The greatest threat [to government IT networks] is from state actors and there is an increasing vulnerability, as the critical national infrastructure and other networks become more interdependent.

The report goes on to note:

State-sponsored electronic attack is increasingly being used by nations to gather intelligence, particularly when more traditional espionage methods cannot be used. It is assessed that the greatest threat of such attacks against the UK comes from China and Russia.

and yet:

The National Audit Office management letter, reporting on GCHQ’s 2007/08 accounts, criticised the results of GCHQ’s 2008 laptop computer audit. This showed that 35 laptops were unaccounted for, including three that were certified to hold Top Secret information; the rest were unclassified. We pressed GCHQ about its procedures for controlling and tracking such equipment. It appears that the process for logging the allocation and subsequent location of laptops has been haphazard. We were told:
Historically, we just checked them in and checked them out and updated the records when they went through our… laptop control process.

So our government’s IT infrastructure is under attack from two of the most resourceful countries in the world, and our security service is giving out Top Secret information for free? It sounds like all the foreign intelligence services need to do is employ their own staff to empty the bins in Cheltenham. In fairness, GCHQ have been mandated to implement better asset-tracking mechanisms; if they do so then the count of missing laptops will be reduced to only reflect thefts/misplaced systems. At the moment it includes laptops that were correctly disposed of, in a way that did not get recorded at GCHQ.

[*] Though significantly redacted. We can’t actually tell what the budget of the intelligence services is, nor what they’re up to. How the budget is considered sensitive information, I’m not sure.

Integrating SSH with the keychain on Snow Leopard

Not much movement has occurred on projects like SSHKeychain.app or SSHAgent.app in the last couple of years. The reason is that it’s not necessary to use them these days; you can get all of the convenience of keychain-stored SSH passphrases using the built in software. Here’s a guide to using the Keychain to store your pass phrases.

Create the key pair

We’ll use the default key format, which is RSA for SSH protocol 2.0. We definitely want to enter a passphrase, so that if the private key is leaked it cannot be used.

jormungand:~ leeg$ ssh-keygen
Generating public/private rsa key pair.
Enter file in which to save the key (/Users/leeg/.ssh/id_rsa): 
Enter passphrase (empty for no passphrase): 
Enter same passphrase again: 
Your identification has been saved in /Users/leeg/.ssh/id_rsa.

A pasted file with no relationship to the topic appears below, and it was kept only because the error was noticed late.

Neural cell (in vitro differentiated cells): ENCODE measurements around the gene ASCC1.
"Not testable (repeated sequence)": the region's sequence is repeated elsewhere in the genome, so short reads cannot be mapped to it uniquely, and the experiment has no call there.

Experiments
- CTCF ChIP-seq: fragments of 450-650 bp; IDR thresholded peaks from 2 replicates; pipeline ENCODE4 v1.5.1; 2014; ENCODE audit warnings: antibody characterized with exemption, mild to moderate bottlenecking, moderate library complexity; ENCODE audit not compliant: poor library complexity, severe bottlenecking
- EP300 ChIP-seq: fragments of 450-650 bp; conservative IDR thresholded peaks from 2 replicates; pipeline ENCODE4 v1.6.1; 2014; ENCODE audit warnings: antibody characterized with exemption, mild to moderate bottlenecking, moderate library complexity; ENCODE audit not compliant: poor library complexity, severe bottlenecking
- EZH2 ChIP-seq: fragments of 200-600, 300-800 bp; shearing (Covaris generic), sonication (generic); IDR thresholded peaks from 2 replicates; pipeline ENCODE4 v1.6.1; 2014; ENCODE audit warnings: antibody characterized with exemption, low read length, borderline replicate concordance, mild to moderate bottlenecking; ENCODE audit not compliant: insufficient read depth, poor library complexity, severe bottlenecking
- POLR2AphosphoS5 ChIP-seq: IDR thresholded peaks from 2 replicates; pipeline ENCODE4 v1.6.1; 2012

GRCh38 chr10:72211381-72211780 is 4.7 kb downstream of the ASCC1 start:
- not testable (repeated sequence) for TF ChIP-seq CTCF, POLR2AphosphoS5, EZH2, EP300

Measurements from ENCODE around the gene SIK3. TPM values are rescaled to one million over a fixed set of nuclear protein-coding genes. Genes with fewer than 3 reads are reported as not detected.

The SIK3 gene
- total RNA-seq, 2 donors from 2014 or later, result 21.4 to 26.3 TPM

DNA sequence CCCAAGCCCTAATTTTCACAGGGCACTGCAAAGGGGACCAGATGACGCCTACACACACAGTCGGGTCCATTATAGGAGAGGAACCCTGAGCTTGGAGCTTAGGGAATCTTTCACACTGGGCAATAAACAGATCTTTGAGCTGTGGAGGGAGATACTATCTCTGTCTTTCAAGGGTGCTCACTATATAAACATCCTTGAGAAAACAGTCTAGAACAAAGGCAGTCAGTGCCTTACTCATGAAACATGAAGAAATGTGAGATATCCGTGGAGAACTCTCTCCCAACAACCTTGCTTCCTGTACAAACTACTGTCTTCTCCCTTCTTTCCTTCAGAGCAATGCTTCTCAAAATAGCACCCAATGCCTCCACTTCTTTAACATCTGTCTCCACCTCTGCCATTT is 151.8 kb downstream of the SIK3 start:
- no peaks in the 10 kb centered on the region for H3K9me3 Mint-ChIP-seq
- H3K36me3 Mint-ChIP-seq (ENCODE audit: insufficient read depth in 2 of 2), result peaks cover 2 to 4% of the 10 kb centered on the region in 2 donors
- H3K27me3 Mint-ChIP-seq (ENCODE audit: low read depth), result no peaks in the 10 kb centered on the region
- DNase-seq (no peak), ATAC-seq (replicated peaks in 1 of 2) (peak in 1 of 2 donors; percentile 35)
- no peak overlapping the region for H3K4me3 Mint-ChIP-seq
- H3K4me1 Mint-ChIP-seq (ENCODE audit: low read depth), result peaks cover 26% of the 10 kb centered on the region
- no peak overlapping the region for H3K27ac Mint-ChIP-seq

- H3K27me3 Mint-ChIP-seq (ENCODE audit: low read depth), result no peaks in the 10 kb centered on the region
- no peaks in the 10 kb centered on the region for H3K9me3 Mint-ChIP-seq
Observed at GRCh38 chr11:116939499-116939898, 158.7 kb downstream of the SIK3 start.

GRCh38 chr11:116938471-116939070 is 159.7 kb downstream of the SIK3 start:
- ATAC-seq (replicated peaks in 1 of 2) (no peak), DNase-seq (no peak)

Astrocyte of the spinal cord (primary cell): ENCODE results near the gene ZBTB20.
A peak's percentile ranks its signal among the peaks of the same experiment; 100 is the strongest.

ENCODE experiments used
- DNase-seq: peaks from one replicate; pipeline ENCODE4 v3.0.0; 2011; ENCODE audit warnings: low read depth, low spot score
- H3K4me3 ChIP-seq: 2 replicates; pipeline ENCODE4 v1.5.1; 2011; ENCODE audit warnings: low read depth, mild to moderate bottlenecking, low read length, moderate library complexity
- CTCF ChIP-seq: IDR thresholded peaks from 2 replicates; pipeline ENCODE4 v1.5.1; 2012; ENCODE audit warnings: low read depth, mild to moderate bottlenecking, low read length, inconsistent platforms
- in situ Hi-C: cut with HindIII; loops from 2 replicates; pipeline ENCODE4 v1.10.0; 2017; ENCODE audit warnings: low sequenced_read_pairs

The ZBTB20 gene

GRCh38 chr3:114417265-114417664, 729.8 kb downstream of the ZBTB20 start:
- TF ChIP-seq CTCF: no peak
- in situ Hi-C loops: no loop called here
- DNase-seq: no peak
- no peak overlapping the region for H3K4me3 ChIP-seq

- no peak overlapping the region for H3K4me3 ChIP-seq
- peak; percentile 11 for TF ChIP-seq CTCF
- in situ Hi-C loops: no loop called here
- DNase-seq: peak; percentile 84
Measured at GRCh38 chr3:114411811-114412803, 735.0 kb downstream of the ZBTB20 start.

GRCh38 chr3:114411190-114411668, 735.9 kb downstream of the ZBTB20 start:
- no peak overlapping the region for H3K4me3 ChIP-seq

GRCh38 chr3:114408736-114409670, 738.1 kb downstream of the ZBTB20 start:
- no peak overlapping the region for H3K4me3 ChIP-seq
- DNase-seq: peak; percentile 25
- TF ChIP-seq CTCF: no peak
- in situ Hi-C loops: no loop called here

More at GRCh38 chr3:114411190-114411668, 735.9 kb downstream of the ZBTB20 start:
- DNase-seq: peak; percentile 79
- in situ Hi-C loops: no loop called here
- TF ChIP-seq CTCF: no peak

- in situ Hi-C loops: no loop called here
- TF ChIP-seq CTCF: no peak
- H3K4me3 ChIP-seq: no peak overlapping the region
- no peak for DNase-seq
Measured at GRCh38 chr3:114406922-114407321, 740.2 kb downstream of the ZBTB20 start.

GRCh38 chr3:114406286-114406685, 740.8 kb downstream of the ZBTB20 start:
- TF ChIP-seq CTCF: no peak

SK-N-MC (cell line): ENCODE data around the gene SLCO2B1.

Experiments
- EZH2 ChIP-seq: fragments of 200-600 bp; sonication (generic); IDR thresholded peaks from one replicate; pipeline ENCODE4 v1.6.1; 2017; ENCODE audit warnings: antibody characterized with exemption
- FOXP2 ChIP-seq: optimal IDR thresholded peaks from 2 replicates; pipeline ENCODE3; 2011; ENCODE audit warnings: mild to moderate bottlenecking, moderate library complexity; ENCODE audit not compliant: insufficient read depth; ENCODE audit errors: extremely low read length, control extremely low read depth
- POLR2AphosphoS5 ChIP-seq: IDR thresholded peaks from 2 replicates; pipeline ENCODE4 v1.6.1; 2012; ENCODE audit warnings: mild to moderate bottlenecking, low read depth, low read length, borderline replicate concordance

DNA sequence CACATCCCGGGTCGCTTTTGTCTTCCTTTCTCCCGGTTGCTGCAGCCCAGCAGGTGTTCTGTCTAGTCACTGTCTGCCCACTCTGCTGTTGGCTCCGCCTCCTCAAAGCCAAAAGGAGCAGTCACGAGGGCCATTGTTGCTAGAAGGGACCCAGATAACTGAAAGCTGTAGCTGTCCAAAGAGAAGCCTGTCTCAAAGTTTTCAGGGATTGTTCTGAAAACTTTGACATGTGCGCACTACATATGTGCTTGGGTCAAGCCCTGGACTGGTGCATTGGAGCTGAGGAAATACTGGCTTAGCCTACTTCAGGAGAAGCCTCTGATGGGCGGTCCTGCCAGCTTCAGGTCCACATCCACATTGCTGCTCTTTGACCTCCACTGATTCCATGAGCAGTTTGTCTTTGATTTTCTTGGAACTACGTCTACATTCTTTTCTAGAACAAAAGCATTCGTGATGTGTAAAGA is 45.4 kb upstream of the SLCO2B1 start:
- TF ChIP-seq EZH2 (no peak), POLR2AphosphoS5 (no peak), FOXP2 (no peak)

Your public key has been saved in /Users/leeg/.ssh/id_rsa.pub.
The key fingerprint is:
ff:ce:0a:f6:ee:0d:e8:a5:aa:56:a0:f3:0b:81:80:cc leeg@jormungand.local
The key's randomart image is:
+--[ RSA 2048]----+
|                 |
|+                |
|oE               |
|..  .            |
|. .. .  S        |
|  o.  .  o       |
|  .o .  + +      |
|   .o  o = =     |
|   .oo..oo=o=    |
+-----------------+

If you haven’t seen it before, randomart is not a screenshot from nethack; rather it’s a visual hashing algorithm. Two different public keys are not guaranteed to have different randomart fingerprints, but the chance that they are close enough to pass a quick visual inspection is small.

Deploy the public key to the SSH server

Do this using any available route; I choose to use password-based SSH.

jormungand:~ leeg$ ssh heimdall.local 'cat -  >> .ssh/authorized_keys' < .ssh/id_rsa.pub
Password:

There is no step three

Mac OS X automatically runs ssh-agent, the key-caching service, as a launchd agent. When SSH attempts to negotiate authentication using your key-based identity, you automatically get asked whether you want to store the passphrase in the keychain. Like this:

ssh-add.png

Now the passphrase is stored in the keychain. Don't believe me? Lookie here:

ssh-keychain.png

So your SSH key is protected by the passphrase, and the passphrase is protected by the keychain.

Update: Minor caveat

Of course (and I forgot this :-S), if you use FileVault to protect the home folder on the SSH server, the user's home folder isn't mounted until after you authenticate. This means that the authorized_keys file can't be consulted during negotiation. Once you have logged in once (using your password), subsequent logins will use the keys (as PAM automatically mounts the FileVault volumes the first time, so authorized_keys becomes available).